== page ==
This one is simple: just do everything that is asked of you. Feed pets when they are supposed to be fed the exact amount they are supposed to be fed, keep water bowls filled, make sure pets get the exercise they need, scoop litter boxes daily, clean cages as required, pick up poop from the yard, give treats as suggested, bring in the mail and newspapers, water plants as needed, and follow any other instructions from the client.

And, obviously, spend lots of time playing and cuddling with their pets. You were hired to be a surrogate parent while your client is gone, so enjoy your temporary parenthood!

5. Go Above and Beyond

During your job, do more than just the basics. Here are some ideas to help you go the extra mile to make your clients happy:

  • Send updates and pictures;
     
  • Notify them if their food supply seems low and offer to run to the store to pick some up;
     
  • If a favorite pet toy looks like it's falling apart, get a replacement;
     
  • If your client is celebrating a special occasion, leave some pet-safe flowers and a nice note;
     
  • Leave the house in cleaner condition than it was when you arrived on your first day.

When you go above and beyond, don't expect or ask for reimbursement from clients on items you purchased for them. Going above and beyond is an investment in your client and will keep them hiring you for years to come.

6. Follow Up

On the final day of the job, if you leave a client's house before they return, call or send them a text a few hours after they were supposed to return (or if they returned late, the next morning) to ensure they are home with their pets. They will appreciate knowing you care enough to check in.

It's also nice to check in with clients from time to time. A quick email every so often asking how their pets are doing or sending a Christmas card is always a nice gesture that will keep you at the top of their list of people to call the next time they need a sitter. It also increases the odds they will refer their family and friends to you!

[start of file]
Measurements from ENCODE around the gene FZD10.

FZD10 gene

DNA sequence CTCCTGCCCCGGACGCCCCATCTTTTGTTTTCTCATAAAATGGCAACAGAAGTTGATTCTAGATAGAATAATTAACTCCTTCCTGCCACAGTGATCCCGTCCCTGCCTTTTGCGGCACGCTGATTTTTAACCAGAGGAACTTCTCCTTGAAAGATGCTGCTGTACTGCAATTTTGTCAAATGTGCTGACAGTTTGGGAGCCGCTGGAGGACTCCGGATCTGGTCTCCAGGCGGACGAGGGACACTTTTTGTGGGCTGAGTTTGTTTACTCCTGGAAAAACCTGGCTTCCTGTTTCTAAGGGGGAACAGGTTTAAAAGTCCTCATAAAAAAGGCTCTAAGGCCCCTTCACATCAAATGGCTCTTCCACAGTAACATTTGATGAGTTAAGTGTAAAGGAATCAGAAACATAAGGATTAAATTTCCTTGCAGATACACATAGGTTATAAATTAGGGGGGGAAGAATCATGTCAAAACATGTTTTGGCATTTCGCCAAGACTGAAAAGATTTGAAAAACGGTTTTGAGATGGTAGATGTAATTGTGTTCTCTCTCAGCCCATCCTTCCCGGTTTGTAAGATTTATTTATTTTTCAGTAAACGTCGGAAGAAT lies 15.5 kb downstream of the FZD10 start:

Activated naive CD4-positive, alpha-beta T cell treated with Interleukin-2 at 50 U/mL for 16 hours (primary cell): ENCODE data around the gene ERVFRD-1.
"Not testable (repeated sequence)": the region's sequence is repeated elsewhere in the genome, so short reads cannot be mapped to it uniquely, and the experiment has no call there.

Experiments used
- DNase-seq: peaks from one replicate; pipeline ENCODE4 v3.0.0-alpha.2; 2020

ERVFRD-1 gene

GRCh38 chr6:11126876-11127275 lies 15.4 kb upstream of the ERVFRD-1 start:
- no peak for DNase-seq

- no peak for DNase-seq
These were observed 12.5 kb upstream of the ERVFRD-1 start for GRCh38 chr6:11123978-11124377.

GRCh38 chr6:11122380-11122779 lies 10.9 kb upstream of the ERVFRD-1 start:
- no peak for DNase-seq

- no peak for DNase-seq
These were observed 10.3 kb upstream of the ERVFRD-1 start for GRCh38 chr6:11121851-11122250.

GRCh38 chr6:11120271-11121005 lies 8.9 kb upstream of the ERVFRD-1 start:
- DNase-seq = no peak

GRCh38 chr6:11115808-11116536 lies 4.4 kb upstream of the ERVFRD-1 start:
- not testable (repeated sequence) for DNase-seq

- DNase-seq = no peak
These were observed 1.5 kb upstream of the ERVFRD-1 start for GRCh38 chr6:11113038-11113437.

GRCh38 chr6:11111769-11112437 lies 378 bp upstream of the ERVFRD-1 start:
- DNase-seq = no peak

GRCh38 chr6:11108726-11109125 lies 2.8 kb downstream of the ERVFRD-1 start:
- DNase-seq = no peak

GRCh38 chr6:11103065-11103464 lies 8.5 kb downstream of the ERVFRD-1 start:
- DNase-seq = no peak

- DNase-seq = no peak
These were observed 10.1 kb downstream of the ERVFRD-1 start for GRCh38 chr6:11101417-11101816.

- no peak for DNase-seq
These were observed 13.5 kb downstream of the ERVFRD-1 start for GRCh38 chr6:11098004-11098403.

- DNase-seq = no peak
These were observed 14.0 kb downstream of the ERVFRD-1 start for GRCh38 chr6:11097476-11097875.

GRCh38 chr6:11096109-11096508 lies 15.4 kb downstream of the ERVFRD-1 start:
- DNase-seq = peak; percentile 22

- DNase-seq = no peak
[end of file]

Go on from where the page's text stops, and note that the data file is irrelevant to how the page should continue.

Are you an animal lover? Would you ever try pet sitting? Leave a comment and let us know!

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Guest's picture
Olivia

I love cats. A friend asked me to sit with hers and even though we met during visits at her home she said, "He likes to nip at people's heels." I never had any problems, so thought nothing of it. So when the cat greeted me at the door for the first feeding, I petted him as usual, talked friendly to him, and then he walked away. The next thing I knew he was blocking the door to the feeding room and in full ballistic aggression mode. I had not made eye contact. He was ready to attack, yowling, back arched, puffed up, with claws extended, so I ran towards him and acted like a crazy person. I wasn't about to have him "nip my heels". He went behind the sofa, hissing the whole time. My friend was to be gone out of state for a week so I knew not feeding him was out of the question. The next day I brought a spray bottle with water in it. When he became aggressive I sprayed him and he ran off hissing. By the end of the week he left me alone. I found out later I wasn't the first sitter to encounter this. Of course she thinks it was my fault. The other people declined sitting the second time without explaining it to her. My friend asked someone else to do it the next time.

Ashley Jacobs's picture

Yikes! That sounds like quite an ordeal. I can't say I've ever had a pet sitting job like that. Hopefully it won't deter you from trying again!

Guest's picture
Olivia

A different cat, no problem, but not that one.

Guest's picture
Candy howard

I would love to pet set! I have a great live of all animals.

Guest's picture
S. Charlene Belcher

Yes I love animals.. I have 6 little dogs myself .. Their my children and I love'm all as my real kids